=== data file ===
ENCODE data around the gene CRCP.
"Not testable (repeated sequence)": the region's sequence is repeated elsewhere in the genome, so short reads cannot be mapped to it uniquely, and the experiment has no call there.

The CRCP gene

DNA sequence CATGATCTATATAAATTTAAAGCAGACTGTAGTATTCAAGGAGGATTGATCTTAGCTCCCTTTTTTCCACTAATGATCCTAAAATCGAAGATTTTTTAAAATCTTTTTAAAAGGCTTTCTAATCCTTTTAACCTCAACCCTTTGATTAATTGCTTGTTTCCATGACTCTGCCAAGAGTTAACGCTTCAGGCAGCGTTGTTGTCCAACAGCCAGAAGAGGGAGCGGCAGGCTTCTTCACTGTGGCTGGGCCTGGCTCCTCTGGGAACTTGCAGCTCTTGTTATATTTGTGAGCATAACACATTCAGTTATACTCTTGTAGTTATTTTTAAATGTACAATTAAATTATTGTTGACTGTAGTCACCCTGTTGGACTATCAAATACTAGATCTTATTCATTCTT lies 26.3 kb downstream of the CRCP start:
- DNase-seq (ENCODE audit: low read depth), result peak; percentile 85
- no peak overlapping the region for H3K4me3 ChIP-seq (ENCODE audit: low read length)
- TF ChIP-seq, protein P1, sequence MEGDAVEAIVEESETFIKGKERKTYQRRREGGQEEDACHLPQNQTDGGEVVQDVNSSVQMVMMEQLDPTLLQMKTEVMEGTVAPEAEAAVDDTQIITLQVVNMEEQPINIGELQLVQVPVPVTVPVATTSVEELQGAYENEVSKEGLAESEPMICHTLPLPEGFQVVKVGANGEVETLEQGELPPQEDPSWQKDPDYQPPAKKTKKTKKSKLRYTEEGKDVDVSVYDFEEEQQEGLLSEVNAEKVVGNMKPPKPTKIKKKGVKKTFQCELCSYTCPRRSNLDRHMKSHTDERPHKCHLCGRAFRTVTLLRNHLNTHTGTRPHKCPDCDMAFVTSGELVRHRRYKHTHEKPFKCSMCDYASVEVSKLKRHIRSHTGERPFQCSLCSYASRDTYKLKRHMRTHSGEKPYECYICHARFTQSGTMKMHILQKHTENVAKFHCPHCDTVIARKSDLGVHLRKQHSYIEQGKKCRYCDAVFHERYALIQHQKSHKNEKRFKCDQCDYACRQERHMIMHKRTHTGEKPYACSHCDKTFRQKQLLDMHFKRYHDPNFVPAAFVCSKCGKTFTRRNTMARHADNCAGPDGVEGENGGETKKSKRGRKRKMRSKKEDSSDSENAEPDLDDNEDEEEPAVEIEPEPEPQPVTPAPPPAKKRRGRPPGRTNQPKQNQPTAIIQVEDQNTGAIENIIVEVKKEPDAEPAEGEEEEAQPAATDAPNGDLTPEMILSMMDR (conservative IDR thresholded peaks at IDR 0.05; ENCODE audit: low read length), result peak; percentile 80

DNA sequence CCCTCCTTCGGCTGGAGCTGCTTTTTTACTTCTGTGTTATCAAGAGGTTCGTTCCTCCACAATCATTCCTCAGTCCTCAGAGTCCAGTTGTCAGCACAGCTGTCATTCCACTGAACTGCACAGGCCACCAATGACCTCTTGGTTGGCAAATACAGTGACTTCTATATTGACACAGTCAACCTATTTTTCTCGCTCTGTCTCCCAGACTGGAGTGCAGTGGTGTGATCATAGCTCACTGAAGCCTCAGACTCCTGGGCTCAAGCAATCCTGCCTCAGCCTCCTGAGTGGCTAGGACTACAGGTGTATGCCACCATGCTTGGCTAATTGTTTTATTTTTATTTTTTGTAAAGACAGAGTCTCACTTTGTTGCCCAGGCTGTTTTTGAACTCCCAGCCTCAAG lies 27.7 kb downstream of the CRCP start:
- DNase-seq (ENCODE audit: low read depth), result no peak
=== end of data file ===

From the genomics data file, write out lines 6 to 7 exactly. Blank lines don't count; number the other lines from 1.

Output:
- no peak overlapping the region for H3K4me3 ChIP-seq (ENCODE audit: low read length)
- TF ChIP-seq, protein P1, sequence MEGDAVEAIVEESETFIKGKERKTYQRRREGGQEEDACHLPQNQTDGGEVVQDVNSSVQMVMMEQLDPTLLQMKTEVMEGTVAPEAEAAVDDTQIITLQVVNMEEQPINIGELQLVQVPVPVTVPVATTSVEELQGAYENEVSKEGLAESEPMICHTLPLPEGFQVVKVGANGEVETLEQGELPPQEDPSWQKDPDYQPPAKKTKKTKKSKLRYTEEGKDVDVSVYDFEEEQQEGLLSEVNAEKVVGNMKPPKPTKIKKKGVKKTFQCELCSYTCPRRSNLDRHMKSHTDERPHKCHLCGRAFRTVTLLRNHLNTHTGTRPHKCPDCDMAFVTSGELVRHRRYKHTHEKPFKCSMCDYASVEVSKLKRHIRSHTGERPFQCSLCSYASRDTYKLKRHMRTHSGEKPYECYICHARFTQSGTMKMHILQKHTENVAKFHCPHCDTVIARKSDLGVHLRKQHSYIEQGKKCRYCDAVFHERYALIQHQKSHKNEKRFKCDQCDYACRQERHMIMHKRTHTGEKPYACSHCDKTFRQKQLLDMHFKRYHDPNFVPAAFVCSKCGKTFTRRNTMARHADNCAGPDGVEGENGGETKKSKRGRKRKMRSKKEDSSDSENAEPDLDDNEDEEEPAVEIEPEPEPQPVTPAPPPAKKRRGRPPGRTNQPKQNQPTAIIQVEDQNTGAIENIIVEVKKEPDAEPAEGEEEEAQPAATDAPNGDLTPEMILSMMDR (conservative IDR thresholded peaks at IDR 0.05; ENCODE audit: low read length), result peak; percentile 80